MIAMI: GE Capital economist preaches ‘positive momentum’


The theme of the Industry Leadership Conference on Wednesday at the Miami International Boat Show was “A New Spirit in the Market,” and Rob Podorefsky, the managing director of GE Capital’s Interest Rate Management Group, provided enough good news to give that spirit a boost.

“For the foreseeable future, we’re good to go for a sustainable recovery,” Podorefsky said, predicting “moderate” 2 percent growth for the U.S. economy in 2013, weak wage growth and export opportunities in the developing world — China and Latin America in particular.

Home prices increased 5-1/2 percent year-over-year last November, which is higher than both the inflation rate and mortgage rate. “That’s extremely good news,” he said. “That’s positive momentum.”

U.S. monetary policy has aggressively increased the money supply while maintaining low interest rates. “[The Fed] has done a remarkable job” in some categories, he said.

Personal spending has been up for 12 straight quarters. “That’s real growth,” he said. Meanwhile, government purchases and investments have been declining. He said this was “OK — not the end of the world.”

The nation’s $16.39 trillion deficit, which is about the size of the GDP now, is “scary,” he said. Policymakers in Washington, D.C., appear to be in a more conciliatory mood, but he said a misstep in dealing with taxes, spending cuts and budget cuts could have “serious consequences.” Yet sequestration “will not be the end of the world,” either, Podorefsky said.

Podorefsky doesn’t see any big increases in fuel prices coming in 2013. Another positive: 3.6 million jobs — most of them in the leisure, transportation and health-care industries — are open now and must be aligned with those “who are qualified and in need.”

Overall it’s “not bad from a prognosis perspective,” he said.

National Marine Manufacturers Association president Thom Dammrich said the marine industry is smaller than it was five years ago, but it started to expand in 2012 and he predicted that it will continue to do so this year.

The challenges remain daunting: aging boaters, aging boats, shrinking numbers of registered boats and changing demographics. He says industry leaders continue to work on their vision for success in 2021, developing programs in six areas: marketing and communication, education and training, attracting youth, diversity, affordability and advocacy.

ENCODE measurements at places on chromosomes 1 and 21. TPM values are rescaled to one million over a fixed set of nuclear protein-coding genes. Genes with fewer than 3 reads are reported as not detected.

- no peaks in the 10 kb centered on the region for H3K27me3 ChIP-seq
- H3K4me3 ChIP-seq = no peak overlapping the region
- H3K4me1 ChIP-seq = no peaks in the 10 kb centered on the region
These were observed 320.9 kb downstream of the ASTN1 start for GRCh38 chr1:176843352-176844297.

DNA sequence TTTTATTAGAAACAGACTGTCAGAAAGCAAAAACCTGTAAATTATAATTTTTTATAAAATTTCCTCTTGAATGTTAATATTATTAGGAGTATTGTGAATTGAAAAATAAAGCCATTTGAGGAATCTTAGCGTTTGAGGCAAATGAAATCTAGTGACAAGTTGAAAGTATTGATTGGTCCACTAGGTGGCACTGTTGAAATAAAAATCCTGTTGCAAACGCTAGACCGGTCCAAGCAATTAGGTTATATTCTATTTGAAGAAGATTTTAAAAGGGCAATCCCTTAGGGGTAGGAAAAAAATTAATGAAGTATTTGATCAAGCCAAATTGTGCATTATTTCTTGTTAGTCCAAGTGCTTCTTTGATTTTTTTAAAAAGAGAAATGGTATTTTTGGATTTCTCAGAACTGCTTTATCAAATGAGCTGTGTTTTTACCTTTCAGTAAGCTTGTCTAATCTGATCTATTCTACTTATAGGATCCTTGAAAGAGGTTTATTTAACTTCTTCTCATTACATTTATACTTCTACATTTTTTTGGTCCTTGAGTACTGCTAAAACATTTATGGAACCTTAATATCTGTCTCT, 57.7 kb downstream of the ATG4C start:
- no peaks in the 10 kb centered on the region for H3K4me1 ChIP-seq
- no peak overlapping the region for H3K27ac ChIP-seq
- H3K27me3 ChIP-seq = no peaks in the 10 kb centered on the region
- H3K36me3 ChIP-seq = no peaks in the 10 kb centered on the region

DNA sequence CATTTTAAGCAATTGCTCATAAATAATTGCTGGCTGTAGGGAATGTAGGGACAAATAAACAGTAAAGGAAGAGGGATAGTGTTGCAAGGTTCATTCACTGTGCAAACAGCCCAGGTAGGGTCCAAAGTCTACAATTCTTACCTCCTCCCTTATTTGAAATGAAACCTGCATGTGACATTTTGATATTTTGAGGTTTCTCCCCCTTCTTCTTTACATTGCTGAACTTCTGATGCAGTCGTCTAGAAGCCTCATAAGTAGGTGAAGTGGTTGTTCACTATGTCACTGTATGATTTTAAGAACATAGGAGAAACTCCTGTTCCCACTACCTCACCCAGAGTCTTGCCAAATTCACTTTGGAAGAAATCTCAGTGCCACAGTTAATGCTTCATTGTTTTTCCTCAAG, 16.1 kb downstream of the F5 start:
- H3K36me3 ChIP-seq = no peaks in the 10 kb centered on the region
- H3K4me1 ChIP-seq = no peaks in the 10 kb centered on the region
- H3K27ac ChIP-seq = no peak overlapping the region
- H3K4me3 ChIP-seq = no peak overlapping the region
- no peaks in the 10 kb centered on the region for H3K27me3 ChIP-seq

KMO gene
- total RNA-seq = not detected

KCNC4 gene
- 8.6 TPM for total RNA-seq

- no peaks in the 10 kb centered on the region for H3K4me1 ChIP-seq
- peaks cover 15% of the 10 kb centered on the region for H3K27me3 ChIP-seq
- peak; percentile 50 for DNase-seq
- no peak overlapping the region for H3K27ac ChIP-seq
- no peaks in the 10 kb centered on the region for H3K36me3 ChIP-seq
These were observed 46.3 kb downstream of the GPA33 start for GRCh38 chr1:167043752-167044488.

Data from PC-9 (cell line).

The Discover Boating Facebook page is one of the top 10 pages in the leisure industry, with more than half a million fans and 1.8 million visitors, he said.

Dammrich issued a call for every segment of the industry to join that effort and volunteer to work in one of the six areas. He also called on the industry to join the American Boating Congress in lobbying their legislators May 8-9 in Washington, D.C.

“More participants create a louder voice and make a bigger impact,” he said.

“There’s good reason to have a positive attitude,” GE Capital commercial distribution finance division marine group president Bruce Van Wagoner told industry leaders. The median dealer it works with showed a 30 percent improvement in 2012 from 2011, “which is absolutely outstanding,” Van Wagoner said.

Sixty percent of dealer boat inventory was more than a year old in 2009; that figure was down to 14 percent in 2012. “This is the healthiest position in the history of the industry,” he said. “Stressed inventory is moved out.”

Van Wagoner said his organization will continue monitoring dealer inventories “to keep this industry healthy.” He said the commercial distribution finance division projects an 8.8 percent increase in retail and wholesale sales dollars in 2013. He said the commercial distribution finance division extended $422 million in new credit in 2012 and that the company has the capacity to lend $1 billion more. The company took 75,000 dealer orders in 2012 and approved 97 percent of order applications.

“When [dealers and manufacturers] succeed, we succeed,” he said.

— Jim Flannery

This story was updated on Feb. 19 to clarify Podorefsky’s remarks at the conference.


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